If American politics still operated on the rules of the twentieth century, the Democrats would own this political cycle

That’s part of Walter Russell Mead’s opening line in his piece as to why they don’t:

Lost in the chatter about the potential GOP tsunami in the midterm elections is one simple fact:  if American politics still operated on the rules of the twentieth century, the Democrats would own this political cycle.

The issues that concern voters most in this cycle (unemployment, insider power, Wall Street greed) are, or used to be, Democratic issues.  This should be the Democrats’ time.  That it isn’t speaks volumes about the changes the country is facing.

I suppose that’s my surprise too: the Democrats should have locked this deal up a long time ago, forty years ago, to be exact.  The fact that they haven’t can be boiled down to one simple fact: those who lead the party come from groups who are out of touch with the reality that their constituencies, both those they have and those they need to maintain a majority, live in.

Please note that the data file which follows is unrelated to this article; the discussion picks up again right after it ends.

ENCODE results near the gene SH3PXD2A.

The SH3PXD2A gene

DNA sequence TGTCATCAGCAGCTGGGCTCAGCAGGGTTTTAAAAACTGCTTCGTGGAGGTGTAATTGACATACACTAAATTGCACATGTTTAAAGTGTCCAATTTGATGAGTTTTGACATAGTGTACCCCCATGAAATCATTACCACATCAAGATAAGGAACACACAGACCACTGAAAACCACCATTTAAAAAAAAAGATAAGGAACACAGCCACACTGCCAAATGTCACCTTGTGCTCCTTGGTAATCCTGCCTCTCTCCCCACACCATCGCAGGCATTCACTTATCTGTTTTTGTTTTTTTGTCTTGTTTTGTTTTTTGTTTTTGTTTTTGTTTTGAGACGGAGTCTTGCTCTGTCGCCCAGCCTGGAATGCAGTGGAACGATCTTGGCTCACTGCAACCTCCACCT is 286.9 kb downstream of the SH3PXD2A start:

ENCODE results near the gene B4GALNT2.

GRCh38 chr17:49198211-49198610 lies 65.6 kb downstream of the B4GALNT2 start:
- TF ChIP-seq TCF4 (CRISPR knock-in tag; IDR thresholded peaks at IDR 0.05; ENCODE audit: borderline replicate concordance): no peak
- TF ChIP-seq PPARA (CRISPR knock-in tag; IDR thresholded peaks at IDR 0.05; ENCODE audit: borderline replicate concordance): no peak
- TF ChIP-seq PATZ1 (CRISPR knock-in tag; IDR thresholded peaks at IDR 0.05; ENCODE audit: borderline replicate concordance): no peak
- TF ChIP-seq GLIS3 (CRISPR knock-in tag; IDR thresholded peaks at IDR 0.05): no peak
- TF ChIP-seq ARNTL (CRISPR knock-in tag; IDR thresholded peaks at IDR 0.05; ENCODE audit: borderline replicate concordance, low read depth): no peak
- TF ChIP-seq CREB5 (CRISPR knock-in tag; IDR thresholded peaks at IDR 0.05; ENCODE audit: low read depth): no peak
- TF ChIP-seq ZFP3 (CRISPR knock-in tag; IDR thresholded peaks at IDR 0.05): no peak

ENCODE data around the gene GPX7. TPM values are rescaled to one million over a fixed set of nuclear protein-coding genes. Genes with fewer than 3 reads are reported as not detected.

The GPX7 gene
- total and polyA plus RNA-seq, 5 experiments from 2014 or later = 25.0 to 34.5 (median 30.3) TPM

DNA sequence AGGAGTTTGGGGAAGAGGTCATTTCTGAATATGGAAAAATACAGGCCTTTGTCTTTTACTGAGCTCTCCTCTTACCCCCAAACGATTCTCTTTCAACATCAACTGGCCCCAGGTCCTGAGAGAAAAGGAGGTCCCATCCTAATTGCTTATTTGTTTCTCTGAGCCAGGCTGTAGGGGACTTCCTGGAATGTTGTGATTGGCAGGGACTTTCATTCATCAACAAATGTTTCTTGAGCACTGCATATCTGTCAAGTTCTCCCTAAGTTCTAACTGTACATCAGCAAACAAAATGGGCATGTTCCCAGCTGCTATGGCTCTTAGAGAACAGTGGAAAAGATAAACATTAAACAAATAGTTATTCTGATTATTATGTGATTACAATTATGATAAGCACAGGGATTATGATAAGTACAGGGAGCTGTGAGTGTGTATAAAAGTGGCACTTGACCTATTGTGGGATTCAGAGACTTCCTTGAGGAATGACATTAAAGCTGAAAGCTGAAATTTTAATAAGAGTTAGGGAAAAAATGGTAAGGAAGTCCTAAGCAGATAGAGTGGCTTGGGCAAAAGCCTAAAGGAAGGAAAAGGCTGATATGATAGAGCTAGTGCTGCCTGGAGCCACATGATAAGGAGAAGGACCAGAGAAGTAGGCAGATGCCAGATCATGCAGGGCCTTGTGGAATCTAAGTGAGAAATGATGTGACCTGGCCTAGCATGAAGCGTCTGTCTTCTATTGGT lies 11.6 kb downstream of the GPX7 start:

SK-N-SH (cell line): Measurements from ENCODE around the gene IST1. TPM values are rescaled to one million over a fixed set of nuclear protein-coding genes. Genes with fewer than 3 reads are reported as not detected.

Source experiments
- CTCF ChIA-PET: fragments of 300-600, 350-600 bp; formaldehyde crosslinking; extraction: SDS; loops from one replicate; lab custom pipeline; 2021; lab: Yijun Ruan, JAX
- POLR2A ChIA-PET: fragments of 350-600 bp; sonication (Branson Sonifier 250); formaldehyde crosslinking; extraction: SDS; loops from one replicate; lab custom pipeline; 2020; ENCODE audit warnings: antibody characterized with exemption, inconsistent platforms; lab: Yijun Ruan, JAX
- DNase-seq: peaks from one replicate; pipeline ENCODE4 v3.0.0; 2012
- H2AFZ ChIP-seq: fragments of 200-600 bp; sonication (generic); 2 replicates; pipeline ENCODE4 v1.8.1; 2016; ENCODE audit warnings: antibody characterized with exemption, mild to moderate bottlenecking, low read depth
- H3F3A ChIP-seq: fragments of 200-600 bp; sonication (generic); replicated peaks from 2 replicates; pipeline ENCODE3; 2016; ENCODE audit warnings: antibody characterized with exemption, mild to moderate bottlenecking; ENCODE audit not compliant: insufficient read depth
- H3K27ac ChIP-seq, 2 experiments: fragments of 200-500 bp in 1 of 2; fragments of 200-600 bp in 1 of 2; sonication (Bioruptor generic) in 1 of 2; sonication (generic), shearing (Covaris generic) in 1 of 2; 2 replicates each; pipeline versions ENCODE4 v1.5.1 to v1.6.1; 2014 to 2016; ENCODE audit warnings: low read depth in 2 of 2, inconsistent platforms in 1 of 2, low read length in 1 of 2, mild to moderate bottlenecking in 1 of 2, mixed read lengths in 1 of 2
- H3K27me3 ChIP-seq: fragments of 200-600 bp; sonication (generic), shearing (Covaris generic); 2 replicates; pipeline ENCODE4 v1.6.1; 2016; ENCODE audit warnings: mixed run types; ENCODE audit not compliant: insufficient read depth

For the persistent trashing that Americans take from their elites–and have for a long time–for being provincial, ignorant and ill-informed at the ballot box and everywhere else, they sense that we need a transparent system that rewards actual results rather than one that requires everyone to go under the table just to survive, as is the case in most of our world.  In that respect they are ahead of our “chattering classes”.  They also sense that the Democrats can’t or won’t deliver on that.  (They’re not really sure the Republicans can or will either, which is why the Republicans can’t break through to a “permanent majority”).

The party–or individual–who can connect with that reality will sweep the existing set-up away.  But can same party or individual do that constitutionally?

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